The name's origin remains a mystery. In the early 1860s, when the United States Congress was considering organizing a new territory in the Rocky Mountains, eccentric lobbyist George M. Willing suggested the name "Idaho", which he claimed was derived from a Shoshone language term meaning "the sun comes from the mountains" or "gem of the mountains". Willing claimed he had invented the name. Congress decided to name the area Colorado Territory when it was created in February 1861. Thinking they would get a jump on the name, locals named a community in Colorado "Idaho Springs". However, the name "Idaho" did not fall into obscurity; the same year Congress created Colorado Territory, a county called Idaho County was created in eastern Washington Territory. The county was named after a steamship named Idaho, launched on the Columbia River in 1860, it is unclear after Willing's claim was revealed. Regardless, part of Washington Territory, including Idaho County, was used to create Idaho Territory in 1863.
Despite this lack of evidence for the origin of the name, many textbooks well into the 20th century repeated as fact Willing's account the name "Idaho" derived from the Shoshone term "ee-da-how". A 1956 Idaho history textbook says:"Idaho" is a Shoshoni Indian exclamation; the word consists of three parts. The first is "Ee", which in English conveys the idea of "coming down"; the second is "dah", the Shoshoni stem or root for both "sun" and "mountain". The third syllable, "how", denotes the exclamation and stands for the same thing in Shoshoni that the exclamation mark does in the English language; the Shoshoni word is "Ee-dah-how", the Indian thought thus conveyed when translated into English means, "Behold! the sun coming down the mountain. An alternative etymology attributes the name to the Plains Apache word "ídaahę́", used in reference to The Comanche. Idaho borders six U. S. states and one Canadian province. The states of Washington and Oregon are to the west and Utah are to the south, Montana and Wyoming are to the east.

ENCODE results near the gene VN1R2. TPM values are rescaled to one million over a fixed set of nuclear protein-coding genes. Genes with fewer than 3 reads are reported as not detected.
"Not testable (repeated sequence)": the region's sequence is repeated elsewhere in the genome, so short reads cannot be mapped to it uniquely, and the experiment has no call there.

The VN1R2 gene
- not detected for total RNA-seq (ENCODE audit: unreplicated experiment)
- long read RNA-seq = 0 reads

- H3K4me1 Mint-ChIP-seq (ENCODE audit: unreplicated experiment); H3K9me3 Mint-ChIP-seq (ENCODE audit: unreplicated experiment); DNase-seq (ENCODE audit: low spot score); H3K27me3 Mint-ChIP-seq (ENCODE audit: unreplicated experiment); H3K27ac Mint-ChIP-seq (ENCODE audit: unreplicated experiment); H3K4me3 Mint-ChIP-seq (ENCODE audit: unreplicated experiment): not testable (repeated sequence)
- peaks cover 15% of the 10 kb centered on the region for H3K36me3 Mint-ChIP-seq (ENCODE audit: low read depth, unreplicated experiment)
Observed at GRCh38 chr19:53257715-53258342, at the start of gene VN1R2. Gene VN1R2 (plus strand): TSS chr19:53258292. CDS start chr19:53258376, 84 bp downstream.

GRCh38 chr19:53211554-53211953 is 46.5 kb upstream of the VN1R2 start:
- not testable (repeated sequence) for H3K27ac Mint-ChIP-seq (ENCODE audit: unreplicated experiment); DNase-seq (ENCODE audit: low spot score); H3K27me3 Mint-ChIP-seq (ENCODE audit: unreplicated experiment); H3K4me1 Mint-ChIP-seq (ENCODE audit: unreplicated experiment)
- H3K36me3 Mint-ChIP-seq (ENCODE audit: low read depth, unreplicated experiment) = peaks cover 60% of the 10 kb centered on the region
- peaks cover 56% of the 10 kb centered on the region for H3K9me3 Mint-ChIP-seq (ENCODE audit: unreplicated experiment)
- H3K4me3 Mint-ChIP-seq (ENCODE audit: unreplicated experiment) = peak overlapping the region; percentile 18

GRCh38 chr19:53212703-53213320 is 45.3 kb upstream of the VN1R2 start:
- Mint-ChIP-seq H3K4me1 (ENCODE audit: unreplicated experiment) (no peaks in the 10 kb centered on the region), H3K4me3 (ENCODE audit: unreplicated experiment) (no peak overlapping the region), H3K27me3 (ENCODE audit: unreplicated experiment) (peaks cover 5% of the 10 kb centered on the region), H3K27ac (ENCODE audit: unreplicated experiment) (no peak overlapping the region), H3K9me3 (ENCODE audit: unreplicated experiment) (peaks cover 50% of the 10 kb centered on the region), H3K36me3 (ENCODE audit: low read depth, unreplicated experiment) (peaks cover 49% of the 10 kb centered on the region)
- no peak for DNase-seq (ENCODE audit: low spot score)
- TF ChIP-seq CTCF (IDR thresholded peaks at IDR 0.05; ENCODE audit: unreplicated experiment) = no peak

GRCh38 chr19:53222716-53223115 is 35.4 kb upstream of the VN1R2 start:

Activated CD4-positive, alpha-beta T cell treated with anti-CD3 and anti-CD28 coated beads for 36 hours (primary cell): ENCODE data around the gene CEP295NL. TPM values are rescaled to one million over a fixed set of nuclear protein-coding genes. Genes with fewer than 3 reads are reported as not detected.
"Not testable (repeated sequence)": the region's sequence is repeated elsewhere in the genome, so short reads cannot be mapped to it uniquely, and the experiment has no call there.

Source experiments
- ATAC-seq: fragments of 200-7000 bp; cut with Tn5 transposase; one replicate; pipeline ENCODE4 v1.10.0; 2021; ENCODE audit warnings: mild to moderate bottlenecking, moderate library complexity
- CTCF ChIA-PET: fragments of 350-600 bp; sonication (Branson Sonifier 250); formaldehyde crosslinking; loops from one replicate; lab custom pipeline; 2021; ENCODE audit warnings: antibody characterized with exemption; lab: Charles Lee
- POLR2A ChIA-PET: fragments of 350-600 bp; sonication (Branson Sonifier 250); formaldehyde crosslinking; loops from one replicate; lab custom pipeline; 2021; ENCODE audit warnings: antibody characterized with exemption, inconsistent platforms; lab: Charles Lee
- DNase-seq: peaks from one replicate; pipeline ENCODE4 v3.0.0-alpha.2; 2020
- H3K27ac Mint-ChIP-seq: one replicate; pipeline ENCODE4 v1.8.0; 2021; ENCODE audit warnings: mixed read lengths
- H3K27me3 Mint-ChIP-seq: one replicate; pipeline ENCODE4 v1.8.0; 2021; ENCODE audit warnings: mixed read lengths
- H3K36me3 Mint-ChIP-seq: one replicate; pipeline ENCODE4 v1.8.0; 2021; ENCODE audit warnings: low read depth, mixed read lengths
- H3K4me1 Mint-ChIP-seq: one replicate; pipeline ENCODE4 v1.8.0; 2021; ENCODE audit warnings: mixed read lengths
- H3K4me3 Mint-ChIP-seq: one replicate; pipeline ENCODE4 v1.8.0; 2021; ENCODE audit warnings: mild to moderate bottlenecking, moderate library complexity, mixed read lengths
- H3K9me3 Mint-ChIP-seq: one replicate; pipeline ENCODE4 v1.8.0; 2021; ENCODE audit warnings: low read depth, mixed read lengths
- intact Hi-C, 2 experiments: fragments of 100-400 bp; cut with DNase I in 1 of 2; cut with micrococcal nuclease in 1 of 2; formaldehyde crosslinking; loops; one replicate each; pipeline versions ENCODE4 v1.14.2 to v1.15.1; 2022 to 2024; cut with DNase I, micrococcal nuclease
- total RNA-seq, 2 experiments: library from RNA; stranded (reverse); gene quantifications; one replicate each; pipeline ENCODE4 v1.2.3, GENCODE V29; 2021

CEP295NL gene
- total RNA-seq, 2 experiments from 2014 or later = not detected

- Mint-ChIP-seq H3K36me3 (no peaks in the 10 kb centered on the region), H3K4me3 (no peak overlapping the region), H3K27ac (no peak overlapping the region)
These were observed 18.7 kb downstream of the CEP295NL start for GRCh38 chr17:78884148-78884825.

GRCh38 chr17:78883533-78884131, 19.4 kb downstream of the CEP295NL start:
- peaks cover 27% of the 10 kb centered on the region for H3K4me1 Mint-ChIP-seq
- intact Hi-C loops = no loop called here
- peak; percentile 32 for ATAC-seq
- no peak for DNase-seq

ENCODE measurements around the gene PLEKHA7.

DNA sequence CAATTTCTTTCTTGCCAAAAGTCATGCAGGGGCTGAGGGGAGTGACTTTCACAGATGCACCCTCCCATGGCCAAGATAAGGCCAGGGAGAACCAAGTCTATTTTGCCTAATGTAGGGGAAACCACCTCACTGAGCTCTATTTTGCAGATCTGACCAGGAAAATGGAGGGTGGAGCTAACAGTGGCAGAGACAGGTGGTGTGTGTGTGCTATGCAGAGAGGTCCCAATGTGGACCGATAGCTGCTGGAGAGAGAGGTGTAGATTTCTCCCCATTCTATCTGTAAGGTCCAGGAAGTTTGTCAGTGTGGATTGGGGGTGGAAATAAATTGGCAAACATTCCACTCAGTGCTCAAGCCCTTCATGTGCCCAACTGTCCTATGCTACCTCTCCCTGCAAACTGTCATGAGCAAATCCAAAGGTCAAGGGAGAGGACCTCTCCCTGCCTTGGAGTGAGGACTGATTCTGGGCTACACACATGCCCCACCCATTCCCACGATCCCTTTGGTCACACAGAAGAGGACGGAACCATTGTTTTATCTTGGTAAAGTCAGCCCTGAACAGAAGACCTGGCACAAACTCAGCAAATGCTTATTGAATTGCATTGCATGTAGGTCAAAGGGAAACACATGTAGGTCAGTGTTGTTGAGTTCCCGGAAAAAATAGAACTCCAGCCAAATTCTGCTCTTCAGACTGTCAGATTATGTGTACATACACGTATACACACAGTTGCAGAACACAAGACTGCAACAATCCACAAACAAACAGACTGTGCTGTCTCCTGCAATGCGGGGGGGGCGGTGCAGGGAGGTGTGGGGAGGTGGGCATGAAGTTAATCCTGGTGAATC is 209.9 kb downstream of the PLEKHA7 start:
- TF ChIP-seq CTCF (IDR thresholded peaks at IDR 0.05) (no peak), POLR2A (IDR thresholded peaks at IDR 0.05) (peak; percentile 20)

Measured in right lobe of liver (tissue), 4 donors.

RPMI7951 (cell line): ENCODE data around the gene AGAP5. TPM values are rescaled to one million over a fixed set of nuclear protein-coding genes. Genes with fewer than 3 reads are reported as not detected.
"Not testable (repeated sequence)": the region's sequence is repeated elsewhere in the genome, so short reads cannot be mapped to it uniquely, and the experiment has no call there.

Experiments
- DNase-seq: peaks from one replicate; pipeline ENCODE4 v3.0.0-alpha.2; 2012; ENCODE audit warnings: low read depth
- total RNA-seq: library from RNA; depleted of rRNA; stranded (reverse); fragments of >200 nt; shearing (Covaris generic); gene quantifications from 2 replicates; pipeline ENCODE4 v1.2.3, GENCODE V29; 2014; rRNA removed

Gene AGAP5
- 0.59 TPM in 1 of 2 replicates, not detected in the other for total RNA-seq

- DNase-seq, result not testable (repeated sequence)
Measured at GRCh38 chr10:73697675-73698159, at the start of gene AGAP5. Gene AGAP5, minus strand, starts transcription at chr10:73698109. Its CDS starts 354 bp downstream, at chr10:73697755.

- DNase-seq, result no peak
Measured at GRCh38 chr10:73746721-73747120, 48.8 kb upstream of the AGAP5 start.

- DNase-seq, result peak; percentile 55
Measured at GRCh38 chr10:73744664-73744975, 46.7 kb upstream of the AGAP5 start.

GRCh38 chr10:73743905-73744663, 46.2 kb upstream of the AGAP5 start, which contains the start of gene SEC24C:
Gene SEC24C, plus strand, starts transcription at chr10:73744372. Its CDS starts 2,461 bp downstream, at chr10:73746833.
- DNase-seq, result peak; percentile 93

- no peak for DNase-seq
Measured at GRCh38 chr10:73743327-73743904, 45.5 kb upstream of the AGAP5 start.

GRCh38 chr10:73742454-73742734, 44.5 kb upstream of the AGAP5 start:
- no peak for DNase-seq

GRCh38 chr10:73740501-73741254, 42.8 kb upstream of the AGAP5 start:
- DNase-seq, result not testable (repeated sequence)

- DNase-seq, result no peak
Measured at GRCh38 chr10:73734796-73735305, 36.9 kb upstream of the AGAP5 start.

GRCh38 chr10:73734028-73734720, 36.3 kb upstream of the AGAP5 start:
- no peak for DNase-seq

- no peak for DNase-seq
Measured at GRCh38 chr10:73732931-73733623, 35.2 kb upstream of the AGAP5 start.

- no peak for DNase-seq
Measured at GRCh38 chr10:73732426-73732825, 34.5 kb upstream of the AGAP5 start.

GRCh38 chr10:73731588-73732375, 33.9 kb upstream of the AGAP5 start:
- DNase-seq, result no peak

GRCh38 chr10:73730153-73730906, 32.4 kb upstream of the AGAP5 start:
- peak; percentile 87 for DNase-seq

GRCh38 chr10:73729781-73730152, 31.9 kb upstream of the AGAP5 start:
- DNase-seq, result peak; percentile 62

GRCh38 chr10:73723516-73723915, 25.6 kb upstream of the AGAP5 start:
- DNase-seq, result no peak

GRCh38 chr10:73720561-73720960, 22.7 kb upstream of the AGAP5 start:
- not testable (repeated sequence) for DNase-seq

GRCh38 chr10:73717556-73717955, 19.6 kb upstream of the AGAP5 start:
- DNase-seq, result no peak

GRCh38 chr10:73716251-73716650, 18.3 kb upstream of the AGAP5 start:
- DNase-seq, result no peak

Idaho shares a short border with the Canadian province of British Columbia to the north. The landscape is rugged with some of the largest unspoiled natural areas in the United States. For example, at 2.3 million acres, the Frank Church-River of No Return Wilderness Area is the largest contiguous area of protected wilderness in the continental United States. Idaho is a Rocky Mountain state with scenic areas; the state has snow-capped mountain ranges, vast lakes and steep canyons. The waters of the Snake River rush through the deepest gorge in the United States. Shoshone Falls plunges down rugged cliffs from a height greater than Niagara Falls; the major rivers in Idaho are the Snake River, the Clark Fork/Pend Oreille River, the Clearwater River, the Salmon River. Other significant rivers include the Coeur d'Alene River, the Spokane River, the Boise River, the Payette River; the Salmon River empties into the Snake in Hells Canyon and forms the southern boundary of Nez Perce County on its north shore, of which Lewiston is the county seat.